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Viacom Top Lawyer Michael Fricklas on Piracy, YouTube and His Toughest Decisions (Q&A)

The recipient of THR's Raising the Bar award talks about the big decision in the YouTube case, his “friend” running Google’s legal department and what Jon Stewart and Stephen Colbert have in common with one “Jack Ass.”

Michael Fricklas Headshot - P 2012
Eric Charbonneau/Le Studio

Call him Snooki's lawyer. Or the man who defends the foul-mouthed kids on South Park. As the general counsel at Viacom, corporate parent of MTV, Comedy Central and Paramount Pictures, Michael Fricklas is responsible for the legal issues for the 11,000-employee company that produces thousands of hours of film and TV content each year.

It’s not what you’d expect from a guy who got an electrical engineering degree from the University of Colorado and then went onto work for technology companies. He got his law degree from Boston University and joined Viacom in 1993.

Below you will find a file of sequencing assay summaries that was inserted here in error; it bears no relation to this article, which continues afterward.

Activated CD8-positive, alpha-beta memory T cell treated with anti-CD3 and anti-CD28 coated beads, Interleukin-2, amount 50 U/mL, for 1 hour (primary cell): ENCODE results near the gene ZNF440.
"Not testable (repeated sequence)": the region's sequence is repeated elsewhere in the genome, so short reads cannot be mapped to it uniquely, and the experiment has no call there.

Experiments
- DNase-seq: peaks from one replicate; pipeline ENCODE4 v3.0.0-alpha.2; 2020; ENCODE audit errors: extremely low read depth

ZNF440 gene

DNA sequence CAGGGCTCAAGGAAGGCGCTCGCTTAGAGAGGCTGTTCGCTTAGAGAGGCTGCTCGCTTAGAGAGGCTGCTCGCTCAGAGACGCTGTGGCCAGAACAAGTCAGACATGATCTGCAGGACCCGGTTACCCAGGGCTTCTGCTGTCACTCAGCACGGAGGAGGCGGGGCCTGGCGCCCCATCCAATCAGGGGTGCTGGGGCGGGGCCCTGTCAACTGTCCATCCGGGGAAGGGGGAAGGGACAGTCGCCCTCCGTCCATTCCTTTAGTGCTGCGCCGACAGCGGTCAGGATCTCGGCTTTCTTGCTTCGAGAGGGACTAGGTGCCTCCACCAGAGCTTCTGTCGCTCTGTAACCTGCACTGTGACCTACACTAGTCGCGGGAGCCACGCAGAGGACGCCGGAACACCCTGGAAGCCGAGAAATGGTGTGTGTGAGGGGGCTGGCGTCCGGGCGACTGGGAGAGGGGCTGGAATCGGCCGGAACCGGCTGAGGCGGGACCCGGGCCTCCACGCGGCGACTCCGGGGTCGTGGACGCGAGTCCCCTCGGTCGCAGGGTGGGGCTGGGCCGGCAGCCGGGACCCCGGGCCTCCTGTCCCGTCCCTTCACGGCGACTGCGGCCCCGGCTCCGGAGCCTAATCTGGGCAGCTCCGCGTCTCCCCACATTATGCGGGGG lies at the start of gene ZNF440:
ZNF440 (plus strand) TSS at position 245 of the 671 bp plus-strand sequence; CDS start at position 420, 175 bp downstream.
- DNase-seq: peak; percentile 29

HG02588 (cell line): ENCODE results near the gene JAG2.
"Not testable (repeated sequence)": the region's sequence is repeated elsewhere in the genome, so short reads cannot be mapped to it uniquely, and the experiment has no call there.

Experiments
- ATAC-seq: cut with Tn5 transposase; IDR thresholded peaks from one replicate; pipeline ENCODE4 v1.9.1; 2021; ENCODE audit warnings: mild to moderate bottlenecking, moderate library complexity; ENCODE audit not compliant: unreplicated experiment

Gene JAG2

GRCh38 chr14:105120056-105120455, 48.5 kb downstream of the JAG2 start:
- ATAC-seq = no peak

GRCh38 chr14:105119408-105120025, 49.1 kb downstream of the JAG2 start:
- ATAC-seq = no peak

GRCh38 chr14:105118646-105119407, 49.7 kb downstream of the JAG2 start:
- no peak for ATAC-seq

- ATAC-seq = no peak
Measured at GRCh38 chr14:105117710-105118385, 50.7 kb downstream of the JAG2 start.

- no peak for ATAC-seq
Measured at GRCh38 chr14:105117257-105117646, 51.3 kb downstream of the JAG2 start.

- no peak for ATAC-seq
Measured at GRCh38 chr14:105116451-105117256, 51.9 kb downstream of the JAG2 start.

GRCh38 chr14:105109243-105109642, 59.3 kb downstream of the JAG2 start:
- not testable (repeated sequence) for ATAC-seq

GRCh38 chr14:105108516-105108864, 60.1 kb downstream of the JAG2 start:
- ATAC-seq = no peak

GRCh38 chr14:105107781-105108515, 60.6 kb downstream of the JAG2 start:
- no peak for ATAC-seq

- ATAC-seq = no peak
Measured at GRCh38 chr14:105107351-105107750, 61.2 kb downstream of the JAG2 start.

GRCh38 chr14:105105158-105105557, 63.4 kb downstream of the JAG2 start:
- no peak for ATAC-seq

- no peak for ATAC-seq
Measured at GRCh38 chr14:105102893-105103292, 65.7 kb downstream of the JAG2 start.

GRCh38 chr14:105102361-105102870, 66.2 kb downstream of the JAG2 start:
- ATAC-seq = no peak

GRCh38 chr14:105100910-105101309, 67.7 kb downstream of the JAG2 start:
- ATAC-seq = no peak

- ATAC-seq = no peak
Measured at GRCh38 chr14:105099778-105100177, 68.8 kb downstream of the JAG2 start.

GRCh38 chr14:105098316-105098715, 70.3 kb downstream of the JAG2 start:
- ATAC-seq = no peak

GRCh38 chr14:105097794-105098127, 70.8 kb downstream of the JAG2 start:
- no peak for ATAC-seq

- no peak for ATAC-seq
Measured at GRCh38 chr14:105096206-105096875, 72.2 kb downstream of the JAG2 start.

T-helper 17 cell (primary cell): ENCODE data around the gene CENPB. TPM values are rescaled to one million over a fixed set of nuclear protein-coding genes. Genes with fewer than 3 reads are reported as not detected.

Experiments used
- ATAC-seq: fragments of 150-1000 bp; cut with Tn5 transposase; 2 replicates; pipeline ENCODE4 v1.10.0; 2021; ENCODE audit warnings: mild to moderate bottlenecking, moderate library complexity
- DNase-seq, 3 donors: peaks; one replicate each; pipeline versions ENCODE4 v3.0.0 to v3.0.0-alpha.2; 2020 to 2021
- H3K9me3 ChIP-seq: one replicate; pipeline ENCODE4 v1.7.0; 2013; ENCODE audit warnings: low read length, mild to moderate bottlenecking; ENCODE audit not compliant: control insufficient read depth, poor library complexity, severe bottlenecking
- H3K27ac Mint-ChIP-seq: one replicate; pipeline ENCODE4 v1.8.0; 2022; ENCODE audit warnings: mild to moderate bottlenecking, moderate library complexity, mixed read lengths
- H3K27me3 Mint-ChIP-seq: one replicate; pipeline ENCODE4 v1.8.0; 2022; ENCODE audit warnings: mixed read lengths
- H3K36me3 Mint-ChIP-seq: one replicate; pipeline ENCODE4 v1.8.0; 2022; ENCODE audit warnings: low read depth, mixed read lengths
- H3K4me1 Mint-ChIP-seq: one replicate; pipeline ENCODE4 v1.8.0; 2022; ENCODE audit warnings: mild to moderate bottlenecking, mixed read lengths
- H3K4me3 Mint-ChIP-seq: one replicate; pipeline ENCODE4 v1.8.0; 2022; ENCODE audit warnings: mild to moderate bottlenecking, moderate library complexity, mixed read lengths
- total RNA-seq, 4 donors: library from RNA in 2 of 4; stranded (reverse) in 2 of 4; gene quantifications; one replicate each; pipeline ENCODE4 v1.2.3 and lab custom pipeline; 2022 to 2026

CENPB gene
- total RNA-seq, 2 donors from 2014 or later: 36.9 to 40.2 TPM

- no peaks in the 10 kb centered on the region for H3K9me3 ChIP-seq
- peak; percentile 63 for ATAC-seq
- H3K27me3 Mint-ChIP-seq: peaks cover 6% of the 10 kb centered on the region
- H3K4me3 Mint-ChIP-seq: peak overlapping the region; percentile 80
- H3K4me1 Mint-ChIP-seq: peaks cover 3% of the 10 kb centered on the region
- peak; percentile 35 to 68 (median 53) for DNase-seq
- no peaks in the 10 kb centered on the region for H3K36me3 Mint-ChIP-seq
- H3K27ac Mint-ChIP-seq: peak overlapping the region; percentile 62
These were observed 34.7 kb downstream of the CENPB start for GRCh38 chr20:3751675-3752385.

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Now, the 52-year-old Fricklas, who on Wednesday received The Hollywood Reporter's annual Raising the Bar award at the annual Power Lawyers breakfast, is involved in all sorts of cutting edge issues in entertainment, particularly on the intellectual property front. For the last five years, Fricklas has been spearheading Viacom’s $1 billion lawsuit against YouTube.

When he’s not working, Fricklas is often at Lincoln Center, where he’s on the board of trustees for the cultural institute’s jazz section. A night of jazz or a night watching Viacom’s ‘Jersey Shore’? No contest. “’Jersey Shore’ isn’t my demographic,” he says.

The Hollywood Reporter: What’s the toughest decision you ever had to make at Viacom?